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Fluorescence emission‐based detection and diagnosis of malignancy

Published Web Location Commons 'BY' version 4.0 license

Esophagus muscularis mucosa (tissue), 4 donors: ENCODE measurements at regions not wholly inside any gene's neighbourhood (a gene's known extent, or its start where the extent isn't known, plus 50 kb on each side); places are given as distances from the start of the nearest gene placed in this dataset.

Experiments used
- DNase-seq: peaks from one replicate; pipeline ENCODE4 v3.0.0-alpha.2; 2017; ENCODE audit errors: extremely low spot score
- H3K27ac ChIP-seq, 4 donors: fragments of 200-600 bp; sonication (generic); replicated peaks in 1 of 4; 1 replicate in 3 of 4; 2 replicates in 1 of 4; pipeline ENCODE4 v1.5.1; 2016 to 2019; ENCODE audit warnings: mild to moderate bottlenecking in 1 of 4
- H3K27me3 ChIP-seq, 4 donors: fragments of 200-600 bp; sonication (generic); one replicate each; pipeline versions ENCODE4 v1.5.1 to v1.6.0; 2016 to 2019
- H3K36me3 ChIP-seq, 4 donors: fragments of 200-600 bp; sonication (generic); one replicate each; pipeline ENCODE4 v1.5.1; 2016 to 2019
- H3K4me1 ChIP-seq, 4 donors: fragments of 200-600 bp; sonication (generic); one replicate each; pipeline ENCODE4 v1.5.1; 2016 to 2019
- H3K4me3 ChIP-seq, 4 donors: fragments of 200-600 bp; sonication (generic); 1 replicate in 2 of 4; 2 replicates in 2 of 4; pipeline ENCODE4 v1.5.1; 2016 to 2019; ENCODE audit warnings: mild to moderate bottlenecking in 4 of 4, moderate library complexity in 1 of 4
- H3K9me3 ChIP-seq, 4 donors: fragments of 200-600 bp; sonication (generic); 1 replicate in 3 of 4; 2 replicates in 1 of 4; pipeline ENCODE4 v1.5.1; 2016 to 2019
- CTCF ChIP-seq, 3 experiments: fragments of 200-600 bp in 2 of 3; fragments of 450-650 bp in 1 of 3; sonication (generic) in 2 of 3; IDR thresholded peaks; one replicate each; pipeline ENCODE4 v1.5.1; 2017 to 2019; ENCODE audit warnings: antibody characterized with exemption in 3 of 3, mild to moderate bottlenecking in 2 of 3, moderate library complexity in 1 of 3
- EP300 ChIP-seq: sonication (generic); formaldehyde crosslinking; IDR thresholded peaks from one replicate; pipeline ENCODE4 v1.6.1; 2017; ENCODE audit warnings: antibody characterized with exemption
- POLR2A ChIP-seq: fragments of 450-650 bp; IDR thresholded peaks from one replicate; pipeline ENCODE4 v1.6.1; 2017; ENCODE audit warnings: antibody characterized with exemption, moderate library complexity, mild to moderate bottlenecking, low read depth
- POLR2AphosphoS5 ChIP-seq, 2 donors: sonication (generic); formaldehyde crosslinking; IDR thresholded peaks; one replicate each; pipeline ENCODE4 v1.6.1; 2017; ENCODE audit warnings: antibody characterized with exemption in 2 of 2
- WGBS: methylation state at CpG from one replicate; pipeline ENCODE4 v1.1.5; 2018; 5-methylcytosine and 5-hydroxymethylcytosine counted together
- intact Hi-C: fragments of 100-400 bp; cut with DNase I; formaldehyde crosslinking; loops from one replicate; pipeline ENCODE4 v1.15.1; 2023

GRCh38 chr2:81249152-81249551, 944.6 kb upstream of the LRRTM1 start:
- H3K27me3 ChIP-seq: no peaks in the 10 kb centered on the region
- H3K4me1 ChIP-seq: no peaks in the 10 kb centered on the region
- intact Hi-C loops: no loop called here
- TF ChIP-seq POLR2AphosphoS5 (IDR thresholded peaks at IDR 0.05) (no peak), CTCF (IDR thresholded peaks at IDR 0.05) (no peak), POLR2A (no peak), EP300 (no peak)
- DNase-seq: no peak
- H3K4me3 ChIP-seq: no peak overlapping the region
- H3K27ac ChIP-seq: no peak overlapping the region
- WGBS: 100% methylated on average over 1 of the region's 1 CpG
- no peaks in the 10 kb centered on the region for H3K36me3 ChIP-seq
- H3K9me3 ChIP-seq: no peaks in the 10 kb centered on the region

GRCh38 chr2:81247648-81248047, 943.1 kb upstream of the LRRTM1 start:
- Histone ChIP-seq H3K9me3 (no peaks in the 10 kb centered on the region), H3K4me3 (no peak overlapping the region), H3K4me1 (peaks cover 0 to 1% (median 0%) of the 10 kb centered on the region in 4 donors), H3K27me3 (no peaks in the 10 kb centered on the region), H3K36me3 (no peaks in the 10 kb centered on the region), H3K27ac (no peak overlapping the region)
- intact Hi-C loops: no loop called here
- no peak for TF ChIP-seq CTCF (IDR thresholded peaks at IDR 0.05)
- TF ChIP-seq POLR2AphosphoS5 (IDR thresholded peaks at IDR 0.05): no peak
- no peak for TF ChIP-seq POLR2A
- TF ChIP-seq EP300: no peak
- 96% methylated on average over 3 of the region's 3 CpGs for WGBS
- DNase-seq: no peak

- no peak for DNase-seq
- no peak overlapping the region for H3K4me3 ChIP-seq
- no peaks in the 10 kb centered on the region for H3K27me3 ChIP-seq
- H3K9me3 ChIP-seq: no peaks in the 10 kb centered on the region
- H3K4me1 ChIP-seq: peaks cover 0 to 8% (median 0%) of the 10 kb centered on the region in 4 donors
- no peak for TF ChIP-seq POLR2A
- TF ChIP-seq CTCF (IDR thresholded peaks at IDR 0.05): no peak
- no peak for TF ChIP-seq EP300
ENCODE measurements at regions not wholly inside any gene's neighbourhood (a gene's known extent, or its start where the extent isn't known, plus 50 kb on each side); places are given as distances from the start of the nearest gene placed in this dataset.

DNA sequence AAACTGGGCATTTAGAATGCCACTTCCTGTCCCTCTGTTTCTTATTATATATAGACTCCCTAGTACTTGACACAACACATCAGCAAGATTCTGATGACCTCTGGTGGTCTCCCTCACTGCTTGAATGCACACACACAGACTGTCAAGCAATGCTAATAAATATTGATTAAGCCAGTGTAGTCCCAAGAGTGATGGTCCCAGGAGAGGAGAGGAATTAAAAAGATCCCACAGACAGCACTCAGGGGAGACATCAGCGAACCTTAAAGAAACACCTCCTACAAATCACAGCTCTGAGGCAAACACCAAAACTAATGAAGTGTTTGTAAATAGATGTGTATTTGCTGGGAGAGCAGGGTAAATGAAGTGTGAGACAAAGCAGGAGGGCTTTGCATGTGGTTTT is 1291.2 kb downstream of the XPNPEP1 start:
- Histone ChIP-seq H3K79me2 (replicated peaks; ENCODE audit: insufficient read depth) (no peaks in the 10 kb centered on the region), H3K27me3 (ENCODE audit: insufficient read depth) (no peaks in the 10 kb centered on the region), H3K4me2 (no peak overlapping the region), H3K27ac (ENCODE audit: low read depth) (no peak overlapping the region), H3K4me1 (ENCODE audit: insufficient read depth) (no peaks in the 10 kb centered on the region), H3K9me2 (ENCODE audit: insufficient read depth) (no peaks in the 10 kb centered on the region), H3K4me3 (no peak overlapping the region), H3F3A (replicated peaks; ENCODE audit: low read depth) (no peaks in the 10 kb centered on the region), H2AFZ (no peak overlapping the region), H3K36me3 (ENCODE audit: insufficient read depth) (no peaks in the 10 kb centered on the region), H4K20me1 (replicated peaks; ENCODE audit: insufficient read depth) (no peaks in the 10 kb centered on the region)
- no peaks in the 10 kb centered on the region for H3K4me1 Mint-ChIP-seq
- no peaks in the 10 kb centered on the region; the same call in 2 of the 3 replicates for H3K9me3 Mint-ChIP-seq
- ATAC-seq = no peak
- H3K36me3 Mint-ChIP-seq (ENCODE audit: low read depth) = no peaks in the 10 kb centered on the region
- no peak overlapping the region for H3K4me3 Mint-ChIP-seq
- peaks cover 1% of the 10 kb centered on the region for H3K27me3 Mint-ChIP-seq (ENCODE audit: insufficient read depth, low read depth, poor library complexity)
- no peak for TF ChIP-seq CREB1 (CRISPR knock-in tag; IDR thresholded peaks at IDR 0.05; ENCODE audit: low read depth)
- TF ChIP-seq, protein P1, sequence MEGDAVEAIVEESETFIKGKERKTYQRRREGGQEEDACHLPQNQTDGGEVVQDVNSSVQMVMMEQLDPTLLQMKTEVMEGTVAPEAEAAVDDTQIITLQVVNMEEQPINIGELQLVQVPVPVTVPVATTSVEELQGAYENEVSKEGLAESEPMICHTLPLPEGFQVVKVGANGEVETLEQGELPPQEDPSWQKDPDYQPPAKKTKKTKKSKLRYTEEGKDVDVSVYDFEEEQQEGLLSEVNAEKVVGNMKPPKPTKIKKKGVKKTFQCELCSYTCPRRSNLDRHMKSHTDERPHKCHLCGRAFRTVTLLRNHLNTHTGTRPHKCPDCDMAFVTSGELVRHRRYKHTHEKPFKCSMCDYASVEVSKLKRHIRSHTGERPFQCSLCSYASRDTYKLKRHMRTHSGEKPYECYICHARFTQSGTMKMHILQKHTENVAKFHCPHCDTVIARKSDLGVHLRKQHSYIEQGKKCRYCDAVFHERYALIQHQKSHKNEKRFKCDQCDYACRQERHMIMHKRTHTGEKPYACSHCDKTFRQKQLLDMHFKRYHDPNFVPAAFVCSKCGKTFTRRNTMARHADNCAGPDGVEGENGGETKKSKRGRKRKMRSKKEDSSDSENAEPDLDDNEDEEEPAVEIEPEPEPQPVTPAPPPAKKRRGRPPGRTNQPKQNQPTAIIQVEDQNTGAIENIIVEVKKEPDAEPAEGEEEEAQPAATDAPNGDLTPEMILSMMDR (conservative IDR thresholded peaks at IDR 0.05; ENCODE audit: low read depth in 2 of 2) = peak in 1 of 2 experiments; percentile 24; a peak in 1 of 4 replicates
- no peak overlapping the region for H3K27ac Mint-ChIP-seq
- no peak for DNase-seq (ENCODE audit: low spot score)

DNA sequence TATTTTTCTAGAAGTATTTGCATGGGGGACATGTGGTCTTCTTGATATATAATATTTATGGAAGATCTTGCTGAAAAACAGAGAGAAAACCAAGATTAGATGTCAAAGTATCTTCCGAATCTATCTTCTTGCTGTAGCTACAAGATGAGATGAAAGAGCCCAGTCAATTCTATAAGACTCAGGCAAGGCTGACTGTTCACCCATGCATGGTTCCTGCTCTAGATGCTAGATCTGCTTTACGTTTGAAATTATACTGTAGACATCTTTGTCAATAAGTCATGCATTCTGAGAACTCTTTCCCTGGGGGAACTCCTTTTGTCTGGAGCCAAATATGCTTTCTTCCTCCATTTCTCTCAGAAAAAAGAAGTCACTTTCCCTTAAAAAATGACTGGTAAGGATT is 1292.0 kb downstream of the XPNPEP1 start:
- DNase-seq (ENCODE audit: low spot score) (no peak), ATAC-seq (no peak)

Over the past decades, laser use in medicine has expanded from its initial application as a light-based scalpel to a plethora of clinical uses, ranging from surgical treatment through composite polymerization, dental ablation, vision correction, and skin resurfacing to diverse diagnostic modalities. Recently, the concept of light-based diagnostics and therapy has come under investigation. Low light intensities are used to excite endogenous or exogenous fluorophores, some of which have characteristic fluorescence emissions in pathological tissues. Thus, premalignancy and malignancy potentially can be detected and diagnosed. Photosensitized superficial lesions can subsequently be destroyed selectively by using higher intensities of laser light. The application of fluorescence emission-based detection and diagnosis of precancer and cancer is reviewed, based on its application to the oral cavity-the author's primary anatomical area of expertise. This approach is justified as the same principles apply throughout the human body; to any area accessible to the clinician either directly or by some sort of fiber-optic probe.

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